5 April 2016


SIP Trunking vs. Hosted PBX: What's the Difference?

Business Phone Service by Tom Collins

Voice-over-IP (VoIP) telephony can feel like a sea of acronyms. For many business administrators who are hoping to achieve lower costs on business communications, it can be difficult to make sense of all the options available. Without a technical background in VoIP, it's hard to make sense of things like SIP Trunking and a PBX, and the relative pros and cons of all options available.

Customers often ask about SIP Trunking versus Hosted PBX, but that's not the right question to be asking.
The truth is, the right business communications system is not a choice between Hosted PBX and SIP Trunking. They are different terms as Hosted PBX service uses SIP to connect to VoIP endpoints (such as a VoIP telephone or a mobile app) and a PBX at a customer premises can use SIP trunks (in lieu of an expensive PRI service). In this blog post, we'll define both Hosted PBX and SIP trunking, so you can see how they might fit into your VoIP decision.

Colocation vs. Cloud Comparison Guide

SIP Trunking and Hosted PBX: What You Need to Know

One of the biggest decisions organizations make when using VoIP is between a hosted private branch exchange (PBX) or a PBX that is hosted on your premises. If you use a Hosted PBX, your vendor handles the technical aspects of providing service. The vendor will provide SIP licenses to enable you to make telephone calls either over an Internet connection or a separate Ethernet connection specifically for voice.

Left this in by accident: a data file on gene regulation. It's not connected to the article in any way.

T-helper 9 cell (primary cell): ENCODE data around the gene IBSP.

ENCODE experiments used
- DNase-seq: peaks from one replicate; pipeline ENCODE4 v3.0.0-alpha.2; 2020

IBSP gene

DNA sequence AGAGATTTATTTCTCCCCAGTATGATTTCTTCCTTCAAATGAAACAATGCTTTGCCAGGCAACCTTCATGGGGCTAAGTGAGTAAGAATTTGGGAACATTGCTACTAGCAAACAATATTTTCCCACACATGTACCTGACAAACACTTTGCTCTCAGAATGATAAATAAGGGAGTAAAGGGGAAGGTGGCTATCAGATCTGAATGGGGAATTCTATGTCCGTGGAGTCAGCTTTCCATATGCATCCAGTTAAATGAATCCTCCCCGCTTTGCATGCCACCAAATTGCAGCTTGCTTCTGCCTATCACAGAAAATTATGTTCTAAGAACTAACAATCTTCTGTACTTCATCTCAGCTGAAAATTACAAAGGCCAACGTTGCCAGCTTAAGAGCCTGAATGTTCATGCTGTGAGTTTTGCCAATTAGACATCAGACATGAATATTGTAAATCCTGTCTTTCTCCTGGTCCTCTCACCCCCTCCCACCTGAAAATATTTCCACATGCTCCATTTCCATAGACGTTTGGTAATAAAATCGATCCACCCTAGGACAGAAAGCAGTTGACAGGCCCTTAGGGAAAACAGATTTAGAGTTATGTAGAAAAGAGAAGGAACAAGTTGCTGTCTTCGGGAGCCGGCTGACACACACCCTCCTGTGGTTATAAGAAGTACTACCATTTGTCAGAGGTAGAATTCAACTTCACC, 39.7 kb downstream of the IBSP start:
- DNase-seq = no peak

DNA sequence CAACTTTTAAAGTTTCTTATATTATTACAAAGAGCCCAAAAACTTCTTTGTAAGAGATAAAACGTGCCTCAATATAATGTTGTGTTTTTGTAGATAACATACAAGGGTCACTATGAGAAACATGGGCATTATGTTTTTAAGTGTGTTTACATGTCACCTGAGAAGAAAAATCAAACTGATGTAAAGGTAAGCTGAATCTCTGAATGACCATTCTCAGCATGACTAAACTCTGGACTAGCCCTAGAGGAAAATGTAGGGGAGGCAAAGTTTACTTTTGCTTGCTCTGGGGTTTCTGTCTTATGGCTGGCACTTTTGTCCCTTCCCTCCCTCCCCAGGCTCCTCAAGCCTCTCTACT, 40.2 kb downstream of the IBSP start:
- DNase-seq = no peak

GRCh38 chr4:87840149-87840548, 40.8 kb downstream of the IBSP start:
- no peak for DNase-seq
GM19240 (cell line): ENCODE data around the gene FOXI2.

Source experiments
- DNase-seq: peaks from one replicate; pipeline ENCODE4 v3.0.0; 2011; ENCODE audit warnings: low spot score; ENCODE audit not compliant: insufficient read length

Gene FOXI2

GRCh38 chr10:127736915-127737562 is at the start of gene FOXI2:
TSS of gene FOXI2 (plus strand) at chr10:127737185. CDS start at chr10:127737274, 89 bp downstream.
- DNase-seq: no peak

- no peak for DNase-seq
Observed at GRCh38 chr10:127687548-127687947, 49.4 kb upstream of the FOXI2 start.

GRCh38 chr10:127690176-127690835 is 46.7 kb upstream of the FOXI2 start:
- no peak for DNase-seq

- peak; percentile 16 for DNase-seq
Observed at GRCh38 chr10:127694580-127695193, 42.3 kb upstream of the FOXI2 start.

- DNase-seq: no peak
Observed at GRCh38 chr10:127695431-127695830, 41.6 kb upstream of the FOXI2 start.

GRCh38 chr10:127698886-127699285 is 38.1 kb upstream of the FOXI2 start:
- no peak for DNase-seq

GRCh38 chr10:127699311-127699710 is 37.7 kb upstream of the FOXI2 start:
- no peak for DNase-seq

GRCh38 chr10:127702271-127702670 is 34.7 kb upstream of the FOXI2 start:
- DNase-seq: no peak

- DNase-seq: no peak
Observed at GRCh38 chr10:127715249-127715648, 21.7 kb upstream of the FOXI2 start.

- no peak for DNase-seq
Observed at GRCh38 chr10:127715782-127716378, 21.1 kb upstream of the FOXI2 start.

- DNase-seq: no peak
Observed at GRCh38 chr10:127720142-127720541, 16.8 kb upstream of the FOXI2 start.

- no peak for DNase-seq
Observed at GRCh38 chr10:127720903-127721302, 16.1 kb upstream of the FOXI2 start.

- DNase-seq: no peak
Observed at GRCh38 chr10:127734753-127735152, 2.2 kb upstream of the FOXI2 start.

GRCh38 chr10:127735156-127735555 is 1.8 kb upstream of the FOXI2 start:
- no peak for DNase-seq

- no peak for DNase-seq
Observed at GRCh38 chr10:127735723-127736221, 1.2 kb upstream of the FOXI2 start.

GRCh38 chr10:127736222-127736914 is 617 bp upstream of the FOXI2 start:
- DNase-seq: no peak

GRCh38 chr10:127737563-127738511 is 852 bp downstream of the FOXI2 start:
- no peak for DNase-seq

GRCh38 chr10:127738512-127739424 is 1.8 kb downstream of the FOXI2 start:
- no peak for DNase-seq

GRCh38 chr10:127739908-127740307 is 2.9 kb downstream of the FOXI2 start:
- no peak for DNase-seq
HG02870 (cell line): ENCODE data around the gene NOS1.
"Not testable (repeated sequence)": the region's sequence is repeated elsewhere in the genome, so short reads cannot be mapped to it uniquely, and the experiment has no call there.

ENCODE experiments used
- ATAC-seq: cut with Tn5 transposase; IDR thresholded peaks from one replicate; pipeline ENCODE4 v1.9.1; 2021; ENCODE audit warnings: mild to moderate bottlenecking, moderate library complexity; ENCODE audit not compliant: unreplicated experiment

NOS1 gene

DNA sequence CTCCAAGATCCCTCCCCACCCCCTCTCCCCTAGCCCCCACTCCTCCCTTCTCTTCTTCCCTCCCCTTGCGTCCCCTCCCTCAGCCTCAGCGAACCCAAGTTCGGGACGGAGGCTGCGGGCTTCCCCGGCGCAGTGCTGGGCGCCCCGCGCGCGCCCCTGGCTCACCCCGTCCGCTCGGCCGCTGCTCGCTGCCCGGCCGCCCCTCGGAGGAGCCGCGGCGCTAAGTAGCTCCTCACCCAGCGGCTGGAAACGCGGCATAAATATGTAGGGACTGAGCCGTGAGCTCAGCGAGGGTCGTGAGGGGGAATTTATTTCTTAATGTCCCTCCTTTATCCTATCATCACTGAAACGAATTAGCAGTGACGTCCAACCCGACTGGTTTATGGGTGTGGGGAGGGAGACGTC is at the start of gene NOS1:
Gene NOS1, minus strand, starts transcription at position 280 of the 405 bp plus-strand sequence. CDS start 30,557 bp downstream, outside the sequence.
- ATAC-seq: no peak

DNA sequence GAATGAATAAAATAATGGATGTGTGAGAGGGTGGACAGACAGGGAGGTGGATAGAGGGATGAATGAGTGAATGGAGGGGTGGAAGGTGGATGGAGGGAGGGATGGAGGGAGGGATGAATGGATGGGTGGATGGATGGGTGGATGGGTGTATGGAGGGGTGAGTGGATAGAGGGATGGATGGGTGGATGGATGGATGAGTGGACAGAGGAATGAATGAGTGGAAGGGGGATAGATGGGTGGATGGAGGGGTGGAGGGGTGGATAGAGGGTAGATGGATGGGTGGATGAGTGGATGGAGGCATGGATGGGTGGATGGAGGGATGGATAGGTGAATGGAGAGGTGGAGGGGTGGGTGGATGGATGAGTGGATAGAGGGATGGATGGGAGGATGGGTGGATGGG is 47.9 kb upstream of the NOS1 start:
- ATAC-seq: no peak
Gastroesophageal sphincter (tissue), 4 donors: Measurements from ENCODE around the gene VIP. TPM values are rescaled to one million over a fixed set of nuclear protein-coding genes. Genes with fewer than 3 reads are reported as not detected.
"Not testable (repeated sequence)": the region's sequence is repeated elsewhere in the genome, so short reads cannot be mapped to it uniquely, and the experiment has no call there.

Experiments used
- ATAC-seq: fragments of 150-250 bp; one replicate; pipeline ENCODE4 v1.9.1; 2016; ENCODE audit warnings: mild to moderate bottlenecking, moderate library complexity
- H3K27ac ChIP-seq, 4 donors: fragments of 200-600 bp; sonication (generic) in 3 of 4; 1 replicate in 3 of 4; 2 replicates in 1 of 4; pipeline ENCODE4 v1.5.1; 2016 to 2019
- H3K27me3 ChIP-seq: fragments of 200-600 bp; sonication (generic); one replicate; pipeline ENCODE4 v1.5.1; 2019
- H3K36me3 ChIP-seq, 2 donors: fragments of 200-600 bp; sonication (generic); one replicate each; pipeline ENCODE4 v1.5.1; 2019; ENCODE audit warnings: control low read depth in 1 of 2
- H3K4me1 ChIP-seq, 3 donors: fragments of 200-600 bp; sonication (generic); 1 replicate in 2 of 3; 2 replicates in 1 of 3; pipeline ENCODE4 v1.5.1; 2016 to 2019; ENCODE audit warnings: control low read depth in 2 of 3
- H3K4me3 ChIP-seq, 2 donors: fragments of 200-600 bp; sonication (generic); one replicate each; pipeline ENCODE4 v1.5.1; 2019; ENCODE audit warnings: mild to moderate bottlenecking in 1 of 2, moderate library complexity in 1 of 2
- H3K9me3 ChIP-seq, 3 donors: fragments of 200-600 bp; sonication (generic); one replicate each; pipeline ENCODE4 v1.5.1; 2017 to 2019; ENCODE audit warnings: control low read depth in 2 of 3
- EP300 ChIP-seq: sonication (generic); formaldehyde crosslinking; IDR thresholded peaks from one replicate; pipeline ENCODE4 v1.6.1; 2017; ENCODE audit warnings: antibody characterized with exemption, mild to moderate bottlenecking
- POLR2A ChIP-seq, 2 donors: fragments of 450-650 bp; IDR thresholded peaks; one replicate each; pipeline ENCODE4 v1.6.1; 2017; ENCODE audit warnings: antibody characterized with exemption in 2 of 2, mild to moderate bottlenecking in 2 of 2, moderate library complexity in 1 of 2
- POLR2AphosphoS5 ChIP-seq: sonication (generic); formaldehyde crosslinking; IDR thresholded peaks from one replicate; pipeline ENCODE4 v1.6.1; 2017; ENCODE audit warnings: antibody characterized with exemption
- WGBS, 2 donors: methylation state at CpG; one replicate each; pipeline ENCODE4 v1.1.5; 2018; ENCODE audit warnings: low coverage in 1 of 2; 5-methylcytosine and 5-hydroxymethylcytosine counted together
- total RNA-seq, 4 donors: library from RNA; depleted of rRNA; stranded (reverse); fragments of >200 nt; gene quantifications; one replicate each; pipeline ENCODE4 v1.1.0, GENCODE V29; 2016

Organizations who opt to have a premise-based PBX will manage the PBX themselves. Choosing between premise-based or Hosted PBX options offers some trade-offs in flexibility, security, pricing, and ability to scale.

To learn more, we recommend Hosted PBX vs. Traditional On-Premise PBX: Which is Better?

Hosted PBX

A hosted private branch exchange (PBX) provides PBX functionality (such as automated attendant, automatic call distribution, voicemail, call transfer, etc.) without having to own or maintain all necessary equipment onsite. A PBX works by routing calls to extensions, while allowing your VoIP service provider to maintain all necessary equipment and software.